The Challenge: Make Work Work Better


Wow, let me first say that we have sucked lately at keeping our conversation going on this blog.  Perhaps we are seeing each other too much in person, or maybe we are just lazy or otherwise preoccupied.  Either way, we need to get our asses in gear and throw down some nonsense here in the hallowed walls of the online, intergalactic headquarters blog of the Talent Anarchy movement.

One of the qualities we share in common is that we are both pretty cynical when it comes to talking about how organizations are using and abusing their talent.  It’s easy for us to talk about what’s broken and point fingers at the perpetrators.  But, I’ve been thinking about the other side of the equation lately.  The question in my mind is this: where is the greatest leverage to accelerate change?  When we think about organization change or, perhaps a step larger, changing the very nature of how work gets done, it pretty quickly gets overwhelming.  So many variables, so much history, so much inertia.  But, change has to start somewhere.

So, I pose this question to you and those readers who are hanging with us despite our recent silence.

If you had a magic wand and could change any single thing today that you think would have the greatest positive effect on making work work better, what would it be?

There are no limits on this question.  We are taking magic, so you can change anything you think will make the most difference.   I present this question to you and any one reading this as a challenge.  I will respond to this challenge as well.

I look forward to hearing your thoughts.



  1. We need a magic courage pill. You take it once in the morning, and then throughout the day, any time that you get paralyzed by the least bit of fear, the pill magically causes you to take action despite your fear. From giving that colleague some feedback, to sending that email asking for help, to addressing that conflict while it’s still small, to letting that employee know it’s not working out, to quitting because you can’t fully be yourself in that position…it’s all about taking action in the presence of fear. And I think it would transform the workplace.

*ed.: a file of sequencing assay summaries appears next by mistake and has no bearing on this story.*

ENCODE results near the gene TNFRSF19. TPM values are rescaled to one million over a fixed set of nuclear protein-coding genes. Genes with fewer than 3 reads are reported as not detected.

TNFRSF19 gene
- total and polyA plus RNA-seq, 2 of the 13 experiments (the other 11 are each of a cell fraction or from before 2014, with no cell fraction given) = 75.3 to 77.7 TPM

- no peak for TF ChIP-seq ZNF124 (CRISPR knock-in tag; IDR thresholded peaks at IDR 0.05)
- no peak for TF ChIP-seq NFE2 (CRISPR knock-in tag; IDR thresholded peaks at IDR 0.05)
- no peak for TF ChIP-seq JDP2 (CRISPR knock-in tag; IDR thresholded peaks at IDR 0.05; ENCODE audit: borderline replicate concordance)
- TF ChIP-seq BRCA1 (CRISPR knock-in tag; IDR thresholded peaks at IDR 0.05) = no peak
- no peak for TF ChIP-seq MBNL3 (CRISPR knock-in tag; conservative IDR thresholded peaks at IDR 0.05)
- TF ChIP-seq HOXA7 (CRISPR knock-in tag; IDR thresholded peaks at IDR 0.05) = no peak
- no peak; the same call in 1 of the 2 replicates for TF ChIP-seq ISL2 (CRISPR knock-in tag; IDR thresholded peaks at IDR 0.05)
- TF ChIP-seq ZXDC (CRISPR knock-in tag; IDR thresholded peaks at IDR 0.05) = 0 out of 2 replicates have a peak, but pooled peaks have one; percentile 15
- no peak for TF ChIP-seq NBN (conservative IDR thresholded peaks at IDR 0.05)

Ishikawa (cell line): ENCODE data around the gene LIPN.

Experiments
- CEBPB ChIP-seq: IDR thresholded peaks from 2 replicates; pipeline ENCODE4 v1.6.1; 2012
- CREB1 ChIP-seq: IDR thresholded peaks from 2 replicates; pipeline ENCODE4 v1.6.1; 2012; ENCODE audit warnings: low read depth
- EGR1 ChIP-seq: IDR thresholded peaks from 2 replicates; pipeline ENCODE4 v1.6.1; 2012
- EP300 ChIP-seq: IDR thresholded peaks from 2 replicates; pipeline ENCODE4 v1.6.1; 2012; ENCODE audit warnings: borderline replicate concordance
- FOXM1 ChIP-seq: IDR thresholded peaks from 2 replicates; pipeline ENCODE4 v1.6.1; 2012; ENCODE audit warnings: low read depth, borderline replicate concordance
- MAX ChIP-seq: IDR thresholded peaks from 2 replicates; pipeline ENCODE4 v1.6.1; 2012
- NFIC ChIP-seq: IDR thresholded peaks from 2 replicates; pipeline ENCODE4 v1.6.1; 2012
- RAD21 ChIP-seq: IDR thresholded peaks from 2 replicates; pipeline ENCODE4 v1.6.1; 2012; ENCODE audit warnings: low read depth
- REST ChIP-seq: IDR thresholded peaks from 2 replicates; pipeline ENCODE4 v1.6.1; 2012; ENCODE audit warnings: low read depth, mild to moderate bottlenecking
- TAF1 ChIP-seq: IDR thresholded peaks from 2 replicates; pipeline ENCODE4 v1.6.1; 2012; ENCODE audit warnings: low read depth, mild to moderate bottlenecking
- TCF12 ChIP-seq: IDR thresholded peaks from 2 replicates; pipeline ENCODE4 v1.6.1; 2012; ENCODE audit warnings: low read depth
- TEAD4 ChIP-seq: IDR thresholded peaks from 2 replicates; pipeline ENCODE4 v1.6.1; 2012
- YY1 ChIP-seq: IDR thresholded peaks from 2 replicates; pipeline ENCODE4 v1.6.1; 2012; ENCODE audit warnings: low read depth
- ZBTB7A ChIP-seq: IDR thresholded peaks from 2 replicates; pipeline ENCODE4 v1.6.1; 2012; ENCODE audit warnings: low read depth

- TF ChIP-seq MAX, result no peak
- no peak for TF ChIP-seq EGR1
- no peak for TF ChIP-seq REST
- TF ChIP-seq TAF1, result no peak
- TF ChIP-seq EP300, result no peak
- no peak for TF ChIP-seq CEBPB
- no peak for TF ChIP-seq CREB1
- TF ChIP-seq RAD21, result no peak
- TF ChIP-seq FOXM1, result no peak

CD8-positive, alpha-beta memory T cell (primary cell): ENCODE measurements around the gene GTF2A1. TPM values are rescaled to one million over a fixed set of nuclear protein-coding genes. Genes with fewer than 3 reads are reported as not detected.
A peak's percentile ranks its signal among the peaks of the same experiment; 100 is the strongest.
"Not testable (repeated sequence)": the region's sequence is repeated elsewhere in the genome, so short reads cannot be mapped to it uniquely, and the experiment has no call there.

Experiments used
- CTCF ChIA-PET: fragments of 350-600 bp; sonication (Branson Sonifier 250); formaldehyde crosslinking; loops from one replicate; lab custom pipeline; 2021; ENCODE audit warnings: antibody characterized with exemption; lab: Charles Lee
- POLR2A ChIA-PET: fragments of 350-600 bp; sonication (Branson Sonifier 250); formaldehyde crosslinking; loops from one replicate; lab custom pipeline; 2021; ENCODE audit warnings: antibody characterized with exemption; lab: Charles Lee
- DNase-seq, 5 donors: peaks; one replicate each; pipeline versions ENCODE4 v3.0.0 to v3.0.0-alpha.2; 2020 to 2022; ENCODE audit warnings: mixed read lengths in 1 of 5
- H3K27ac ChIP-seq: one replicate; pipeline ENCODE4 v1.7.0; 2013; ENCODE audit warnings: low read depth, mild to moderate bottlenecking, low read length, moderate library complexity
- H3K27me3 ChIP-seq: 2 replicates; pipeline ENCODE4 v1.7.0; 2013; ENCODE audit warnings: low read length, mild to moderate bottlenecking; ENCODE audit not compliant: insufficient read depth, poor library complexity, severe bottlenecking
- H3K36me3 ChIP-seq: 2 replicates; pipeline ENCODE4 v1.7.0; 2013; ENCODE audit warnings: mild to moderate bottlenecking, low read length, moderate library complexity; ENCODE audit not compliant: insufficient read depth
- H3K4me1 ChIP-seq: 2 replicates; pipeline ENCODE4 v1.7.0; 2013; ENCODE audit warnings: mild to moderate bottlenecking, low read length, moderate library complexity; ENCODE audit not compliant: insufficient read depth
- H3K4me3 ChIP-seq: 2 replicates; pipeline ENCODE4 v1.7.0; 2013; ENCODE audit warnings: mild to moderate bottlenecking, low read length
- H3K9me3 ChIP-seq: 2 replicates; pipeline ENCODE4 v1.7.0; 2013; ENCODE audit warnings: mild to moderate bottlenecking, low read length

2. I’d love for a world that dramatically limited both meetings and email (literally! via corporate mandate) and allowed time for leaders to think, strategize, and connect with their people. I try desperately to block time off to achieve these simple (maybe not so simple) goals, but the easy excuses of “I have a meeting” or “I’m behind on email” take precedence over people. Without the people there is no product, sales quota, innovation, or world-class patient care delievered.

    A new way to work for me, is simply allowing leaders time to actually work.

  3. That would be great, Jamie. Fear is definitely a barrier to progress. There has to be a way to accomplish this without magic, doesn’t there? Perhaps if we could train our leaders on how to actually make it safe to fail?

  4. Great thought Jay. I have heard of companies that mandate a “no meeting/no email” Friday policy. It requires that you use the phone and get out of your desk more frequently, but you certainly seem to waste less time. It doesn’t completely solve the problem, but it does show people that you can get work done without all the added noise.

  5. I think it would be great to have a politics-free work zone where egos are banned and back stabbing hurts only the backstabber. Work is accomplished because it’s the best thing to do for the organization (and it’s employees and customers) and not for any one individual’s gain. It would also play to Jamie’s notion of no fear.

  6. Susanna – Great point and wouldn’t that be a fun place to work. The ugly side of politics wastes so much time and emotional energy in the workplace. It creates drama and drama kills results. An altruistic, open workplace free from posturing, positioning and general nastiness is a great aspiration. Thank you.

  7. Pingback: Making Work Better

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